calculating a category score as a function of the attention weight of the category;
calculating a publisher score as a function of the attention weight of the publisher;
calculating a title score as a function of the attention weight of the words in title;
calculating a body score as a function of an attention weight of the words in the body of the article; and
calculating the content-based rank as a function of said feed score, author score, category score, publisher score, title score, and body score.
10. A method for ranking an article according to claim 9 wherein each of the feed score, author score, category score, publisher score, title score, and body score are determined as a function of previously monitored user interactions associated other articles previously received on the same feed.
11. A method for ranking an article according to claim 1 including ranking the article with a schedule-based rank, wherein the schedule-based rank is assigned to the feed based on previously acquired and stored data that reflects at least one of:
a percentage of articles in the feed that are read by the user;
a time of the day the feed is read by the user;
day of the week the feed is read by the user; and
delay between the time the article arrives to the time the article is read by the user.
12. A computer-readable medium storing a software reader for managing and displaying articles received on a client device from a digital content feed, the software feed reader comprising:
an aggregator component for collecting and processing the received articles;
an article analyzer component for calculating a content-based rank for each article; and
a client interface for displaying indicia of the received articles on a display screen of the client device in a sequence that is responsive to the content-based rank of each article.
13. A computer-readable medium according to claim 12 wherein the content-based article rank for a given article is based on one or more factors including an article body score that is calculated as a function of attention previously paid by the user to other articles that also include words that appear in the given article's content.
14. A computer-readable medium according to claim 12 wherein the content-based article rank for a given article is based on one or more factors including a body score that is calculated as a function of attention previously paid by the user to other articles from the same feed that also include words that appear in the given article's content.
15. A computer-readable medium according to claim 12 wherein the content-based article rank for a given article is based on one or more factors including at least one type of metadata score that is calculated as a function of attention previously paid by the user to other articles that also include the said type of metadata.
16. A computer-readable medium according to claim 15 wherein the types of metadata scores include a publisher score, a category score and an author score.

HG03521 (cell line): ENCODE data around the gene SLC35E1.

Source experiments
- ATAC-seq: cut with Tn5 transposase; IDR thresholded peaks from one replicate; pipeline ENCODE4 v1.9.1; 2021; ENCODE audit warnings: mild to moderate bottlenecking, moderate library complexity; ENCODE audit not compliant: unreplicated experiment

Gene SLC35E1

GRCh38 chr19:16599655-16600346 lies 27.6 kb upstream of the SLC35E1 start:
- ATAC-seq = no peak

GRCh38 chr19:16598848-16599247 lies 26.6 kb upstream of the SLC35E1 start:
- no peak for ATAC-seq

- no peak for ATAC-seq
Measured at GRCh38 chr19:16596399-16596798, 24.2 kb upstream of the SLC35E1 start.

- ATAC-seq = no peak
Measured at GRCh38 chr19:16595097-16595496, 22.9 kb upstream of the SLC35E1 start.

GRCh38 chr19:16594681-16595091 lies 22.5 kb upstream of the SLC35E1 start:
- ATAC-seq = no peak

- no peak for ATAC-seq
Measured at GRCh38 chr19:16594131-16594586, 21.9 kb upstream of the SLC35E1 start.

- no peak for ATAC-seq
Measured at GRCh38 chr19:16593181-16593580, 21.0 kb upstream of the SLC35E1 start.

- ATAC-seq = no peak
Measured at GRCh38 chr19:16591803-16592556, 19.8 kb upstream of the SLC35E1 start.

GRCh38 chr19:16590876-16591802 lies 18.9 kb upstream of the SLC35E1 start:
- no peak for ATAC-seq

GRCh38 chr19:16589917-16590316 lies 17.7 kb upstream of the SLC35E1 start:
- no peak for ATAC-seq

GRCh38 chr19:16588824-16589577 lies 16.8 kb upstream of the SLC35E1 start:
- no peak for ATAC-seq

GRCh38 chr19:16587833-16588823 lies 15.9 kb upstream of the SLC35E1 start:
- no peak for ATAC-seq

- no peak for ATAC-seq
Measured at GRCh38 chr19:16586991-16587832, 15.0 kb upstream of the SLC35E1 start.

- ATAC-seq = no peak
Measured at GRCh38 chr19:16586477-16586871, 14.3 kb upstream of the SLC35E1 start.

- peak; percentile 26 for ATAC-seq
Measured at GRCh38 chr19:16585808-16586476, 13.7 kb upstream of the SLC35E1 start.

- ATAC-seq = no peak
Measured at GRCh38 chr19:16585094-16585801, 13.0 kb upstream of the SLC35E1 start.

17. A computer-readable medium according to claim 12 wherein the content-based article rank for a given article is based on scoring the feed from which the article was received; scoring the author of the article; scoring a category of the article, scoring a publisher of the article, scoring a title of the article, and scoring the article body.
18. A computer-readable medium according to claim 17 wherein said scoring the feed from which the article was received, scoring the author of the article, scoring the category of the article, scoring the publisher of the article, scoring the title of the article, and scoring the article body are each calculated as a function of monitored user interactions with the article.
19. A computer-readable medium according to claim 18 wherein the monitored user interactions include at least one of reading the article, tagging the article and emailing the article.
20. A method for ranking a new article received via a digital content feed in a multi-user, client-server environment, the method comprising the steps of.
registering a plurality of users who each receive articles from selected digital content feeds;
receiving a plurality of articles from the feed;
for each received article, monitoring selected user interactions with the article;
for each monitored user interaction with an article, storing indicia of the user interaction in a data store;
for each stored user interaction with an article, associating the stored user interaction with words that appear in the article content;
detecting a new article received from the feed;
analyzing the new article content to form a content-based rank of the new article based on the previously stored user interactions associated with words that appeared in the previously-received articles; and
displaying an indication of the content-based rank of the new article on a display screen; wherein
the monitored user interactions are those of a predetermined one or more of the registered users, whereby a user can receive rankings of articles based on the actions of other users.
Description
RELATED APPLICATIONS